ASHM Report Back

Clinical posts from members and guests of the Australasian Society for HIV, Viral Hepatitis and Sexual Health Medicine (ASHM) from various international medical and scientific conferences on HIV, AIDS, viral hepatitis, and sexual health.

HIV & ageing and data

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The final information station on this Italian inspired food for thought train was a digestive Espresso of Epidemiology “Understanding our evolving epidemic”. 

 

First up was HIV and Ageing – Rosan van Zoest (PhD student at the Amsterdam Institute for Global Health and Development) used cohort data from large studies to separate the Myths from Reality. The opener of the talk was a review of all the suggested AANCC’s (age-associated non-communicable comorbidities). The following speech-bubbles were presented for unpacking “HIV causes accelerated ageing”, “Ongoing inflammation is the cause of comorbidities”, “Comorbidities are due to antiretroviral toxicity”, “AANCC’s occur more often in PLHIV” and “HIV causes premature ageing”.  Data from the COBRA, POPPY and AGEHIV studies were used to respond to the statements and one of the key factors strengthening the evidence was the importance of recruitment of appropriate HIV-negative controls and reference was given to the COBRA study that used HIV- and age matched blood bank donors as a comparison.  After reviewing the evidence, Rosen concluded when reviewing evidence one should be careful not compare ‘apples and oranges’, control groups are vital, AANCC’s are more prevalent in PLHIV, comorbidity risk in PLHIV is likely multifactorial and when considering the above speech-bubbles the following should be considered; smoking, drug and alcohol use, CVD risk and DM, weight related conditions such as obesity and anorexia, HCV, systemic and intrathecal immune activation, certain ARVs and nadir CD4.

 

As Milan is one of the fashion capitals of the world it seemed appropriate at some point that we talk about Modelling… kind of… Supporting the development of evidence based police/management guidelines was presented by Mikaela Smitt from Imperial College London.  This session was focussed on the “black box” of modelling studies and for those that can comprehend this analogy she used a picture of big yellow minion and thought bubble “WHAAA?!?!?!” as the opening slide…a sentiment I am familiar when trying to get my head around modelling.  Needless to say, she unravelled it brilliantly.

What is modelling and what does it do? It predicts the future, compares interventions, uses epidemiological mechanisms, uses fundamental parameters and suggests resource allocation.

What is good model practice? A new acronym was given to use here (and a picture of the popular Harry Potter Hogwarts popular sport) QUEDDACH.   The QUESTION is concise and specific including outcomes, measures, settings and timelines.  The DESIGN includes what key elements and interactions are represented.  The DATA is underpinned by key/strong data sources.  The ASSUMPTIONS should be defined as well as what impact they have on the results. The CHECKS and sensitivity/uncertainty analyses should be done.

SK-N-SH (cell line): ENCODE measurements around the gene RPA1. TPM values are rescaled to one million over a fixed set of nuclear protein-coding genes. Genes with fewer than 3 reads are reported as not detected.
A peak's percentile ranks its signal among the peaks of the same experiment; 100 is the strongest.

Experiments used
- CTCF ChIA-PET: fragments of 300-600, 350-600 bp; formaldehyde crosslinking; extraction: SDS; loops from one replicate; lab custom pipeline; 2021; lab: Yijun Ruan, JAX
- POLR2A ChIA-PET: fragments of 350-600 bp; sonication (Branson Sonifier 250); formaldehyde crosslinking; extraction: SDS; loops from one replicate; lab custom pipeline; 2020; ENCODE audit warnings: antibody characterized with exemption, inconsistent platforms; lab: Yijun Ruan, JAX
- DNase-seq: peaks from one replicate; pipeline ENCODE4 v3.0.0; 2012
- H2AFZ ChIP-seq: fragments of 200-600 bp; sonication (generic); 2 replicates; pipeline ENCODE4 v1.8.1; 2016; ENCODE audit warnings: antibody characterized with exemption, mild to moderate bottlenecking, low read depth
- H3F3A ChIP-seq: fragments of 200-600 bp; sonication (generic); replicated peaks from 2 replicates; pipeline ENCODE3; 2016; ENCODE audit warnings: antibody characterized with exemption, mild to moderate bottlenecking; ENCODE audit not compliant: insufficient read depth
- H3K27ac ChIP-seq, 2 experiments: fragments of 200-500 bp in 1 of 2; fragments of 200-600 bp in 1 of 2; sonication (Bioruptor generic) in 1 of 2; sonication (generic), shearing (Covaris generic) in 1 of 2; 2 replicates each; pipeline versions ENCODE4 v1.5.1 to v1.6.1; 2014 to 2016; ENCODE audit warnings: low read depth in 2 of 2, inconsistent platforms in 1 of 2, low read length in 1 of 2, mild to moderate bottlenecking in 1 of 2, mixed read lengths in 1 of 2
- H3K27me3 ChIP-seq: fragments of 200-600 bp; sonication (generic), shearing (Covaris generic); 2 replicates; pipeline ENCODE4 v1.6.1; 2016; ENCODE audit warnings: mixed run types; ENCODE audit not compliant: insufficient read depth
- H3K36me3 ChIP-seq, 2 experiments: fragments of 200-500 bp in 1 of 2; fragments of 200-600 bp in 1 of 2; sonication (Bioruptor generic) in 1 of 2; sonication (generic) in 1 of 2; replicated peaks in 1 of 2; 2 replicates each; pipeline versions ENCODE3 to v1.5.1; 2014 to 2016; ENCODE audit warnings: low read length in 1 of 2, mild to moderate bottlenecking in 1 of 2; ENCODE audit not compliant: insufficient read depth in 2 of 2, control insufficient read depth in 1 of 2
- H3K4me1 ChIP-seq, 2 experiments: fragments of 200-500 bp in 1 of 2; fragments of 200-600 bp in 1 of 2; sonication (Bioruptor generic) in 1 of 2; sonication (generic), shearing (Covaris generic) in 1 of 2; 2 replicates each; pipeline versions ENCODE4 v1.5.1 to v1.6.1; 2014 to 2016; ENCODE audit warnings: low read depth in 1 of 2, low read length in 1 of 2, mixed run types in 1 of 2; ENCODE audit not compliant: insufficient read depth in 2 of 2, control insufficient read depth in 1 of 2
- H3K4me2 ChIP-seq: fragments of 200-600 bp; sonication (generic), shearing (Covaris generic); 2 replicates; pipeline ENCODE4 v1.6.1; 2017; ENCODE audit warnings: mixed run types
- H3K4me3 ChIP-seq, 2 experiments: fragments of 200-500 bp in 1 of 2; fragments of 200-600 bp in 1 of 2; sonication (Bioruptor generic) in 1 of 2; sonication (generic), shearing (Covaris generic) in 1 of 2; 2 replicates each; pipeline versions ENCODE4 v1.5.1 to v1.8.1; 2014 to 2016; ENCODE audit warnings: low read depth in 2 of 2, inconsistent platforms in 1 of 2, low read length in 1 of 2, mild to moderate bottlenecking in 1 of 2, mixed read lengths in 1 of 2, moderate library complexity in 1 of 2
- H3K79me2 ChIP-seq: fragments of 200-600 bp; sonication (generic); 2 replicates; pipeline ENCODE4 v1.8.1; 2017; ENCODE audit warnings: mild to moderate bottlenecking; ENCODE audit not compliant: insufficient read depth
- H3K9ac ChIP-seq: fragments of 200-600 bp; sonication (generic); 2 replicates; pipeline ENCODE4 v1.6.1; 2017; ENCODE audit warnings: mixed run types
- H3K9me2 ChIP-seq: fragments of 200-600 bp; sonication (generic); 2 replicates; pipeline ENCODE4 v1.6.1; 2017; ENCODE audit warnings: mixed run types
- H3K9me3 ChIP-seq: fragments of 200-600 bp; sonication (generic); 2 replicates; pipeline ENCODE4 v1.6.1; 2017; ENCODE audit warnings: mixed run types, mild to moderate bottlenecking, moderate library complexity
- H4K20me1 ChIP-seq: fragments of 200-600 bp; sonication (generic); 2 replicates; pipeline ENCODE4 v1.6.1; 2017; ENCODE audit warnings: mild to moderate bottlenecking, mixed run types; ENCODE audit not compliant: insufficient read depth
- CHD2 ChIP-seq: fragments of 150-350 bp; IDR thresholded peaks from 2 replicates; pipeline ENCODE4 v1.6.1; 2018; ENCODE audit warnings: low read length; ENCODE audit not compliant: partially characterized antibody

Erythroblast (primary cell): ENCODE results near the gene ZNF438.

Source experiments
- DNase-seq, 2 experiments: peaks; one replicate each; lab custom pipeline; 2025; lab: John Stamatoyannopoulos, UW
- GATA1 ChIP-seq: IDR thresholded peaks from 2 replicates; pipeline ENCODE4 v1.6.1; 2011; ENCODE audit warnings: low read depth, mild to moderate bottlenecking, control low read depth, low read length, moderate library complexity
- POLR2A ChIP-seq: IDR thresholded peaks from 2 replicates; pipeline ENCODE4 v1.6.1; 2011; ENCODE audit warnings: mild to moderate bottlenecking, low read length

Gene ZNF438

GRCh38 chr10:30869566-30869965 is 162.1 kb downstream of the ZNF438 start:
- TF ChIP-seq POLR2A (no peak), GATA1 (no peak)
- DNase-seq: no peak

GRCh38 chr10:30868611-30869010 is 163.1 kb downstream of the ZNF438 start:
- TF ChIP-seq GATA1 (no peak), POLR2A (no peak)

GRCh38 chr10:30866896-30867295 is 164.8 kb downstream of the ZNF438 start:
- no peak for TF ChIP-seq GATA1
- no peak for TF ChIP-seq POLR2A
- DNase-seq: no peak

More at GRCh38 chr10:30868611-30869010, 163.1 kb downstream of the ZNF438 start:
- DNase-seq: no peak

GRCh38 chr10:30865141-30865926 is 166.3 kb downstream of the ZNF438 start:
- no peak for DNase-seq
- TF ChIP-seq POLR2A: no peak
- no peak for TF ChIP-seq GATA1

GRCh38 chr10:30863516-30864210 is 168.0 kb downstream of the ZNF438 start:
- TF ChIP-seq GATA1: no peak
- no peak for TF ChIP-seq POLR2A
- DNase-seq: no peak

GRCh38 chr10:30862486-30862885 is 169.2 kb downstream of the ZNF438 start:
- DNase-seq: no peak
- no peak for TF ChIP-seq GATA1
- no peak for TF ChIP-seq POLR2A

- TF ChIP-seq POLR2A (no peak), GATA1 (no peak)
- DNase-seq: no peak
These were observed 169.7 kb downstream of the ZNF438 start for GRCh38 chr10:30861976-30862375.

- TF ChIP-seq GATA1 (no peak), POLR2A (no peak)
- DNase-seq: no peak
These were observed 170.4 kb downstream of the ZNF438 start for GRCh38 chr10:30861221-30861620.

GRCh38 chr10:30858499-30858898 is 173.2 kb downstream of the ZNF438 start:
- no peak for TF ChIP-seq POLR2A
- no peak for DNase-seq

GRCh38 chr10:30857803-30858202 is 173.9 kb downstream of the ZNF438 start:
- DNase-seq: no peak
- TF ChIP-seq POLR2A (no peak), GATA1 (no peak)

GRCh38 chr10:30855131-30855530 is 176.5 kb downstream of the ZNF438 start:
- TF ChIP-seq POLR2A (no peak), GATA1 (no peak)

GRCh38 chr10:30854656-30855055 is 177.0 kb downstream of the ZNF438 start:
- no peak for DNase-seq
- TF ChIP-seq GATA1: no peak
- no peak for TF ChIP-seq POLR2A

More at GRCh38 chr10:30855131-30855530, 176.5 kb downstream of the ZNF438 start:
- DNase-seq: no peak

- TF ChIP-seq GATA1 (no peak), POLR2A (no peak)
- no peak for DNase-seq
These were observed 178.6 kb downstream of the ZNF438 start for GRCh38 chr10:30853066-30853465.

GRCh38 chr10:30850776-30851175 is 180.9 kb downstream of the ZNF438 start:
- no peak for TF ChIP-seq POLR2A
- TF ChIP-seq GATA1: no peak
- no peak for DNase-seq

And finally what are the potential problems with modelling data? Wrong tool is used for the job, garbage in = garbage out, Complex questions = greater uncertainty

 

 

And so for my final blog of Mind stimulating Mozzarella… (Sorry am running out of cheesy puns.. whoops and again!)

 

“What is happening with new HIV diagnoses in gay men in England and why? Interpreting monitoring (outputs) and surveillance (outcomes) information” presented by Professor Noel Gill from Public Health England.  Noel started by commenting on England as a high-income setting, the open access network of 200 STI clinics held in high regard by at risk community and excellent surveillance and monitoring systems.  He posed the temporal changes from 2010 onwards noting the HIV complacency with increasing survival and better ARV regimens, problematic increasing density of sexual networking driven by the arrival of geospatial hook-up smartphone apps and a marked increase in bacterial STI’s.  Trends in common STI diagnoses were examined as well as reviewing some of the policy developments affecting them such as behavioural interventions, lower thresholds of access to HIV testing (e.g. the Dean St 1hr promise, self-sampling and Self-testing), Increases in HIV testing frequency following recommendations of 3 monthly testing for those having condomless AI with new or casual partners and HIV PrEP (PROUD trial commencing in 2013). 

 

Noel concluded with the following information on Preventing HIV in MSM.  Combination prevention has seen a 50% increase in MSM clinic attendees from 2011 – 2016, intensified testing of those at risk has seen an average of 2.5 test annually in 2016 and suggested the question clinicians should be asking is “How frequently are you testing, not when did you last test”.  Shortening the time to treatment initiation in PLWHIV and HIV PrEP has all had a significant contribution. Noel closed by highlighting the commencement of the IMPACT study a pragmatic health technology assessment of PrEP and its implementation that aims to answer the key questions under real world conditions and at sufficient scale.  The results will inform service commissioners on how to support clinical and cost-effective PrEP access in the future.

 

 

 

Thank you to ASHM for your generous scholarship funding for myself and the other Australian sexual health clinicians who benefited from this – we had a blast!  Ciao x

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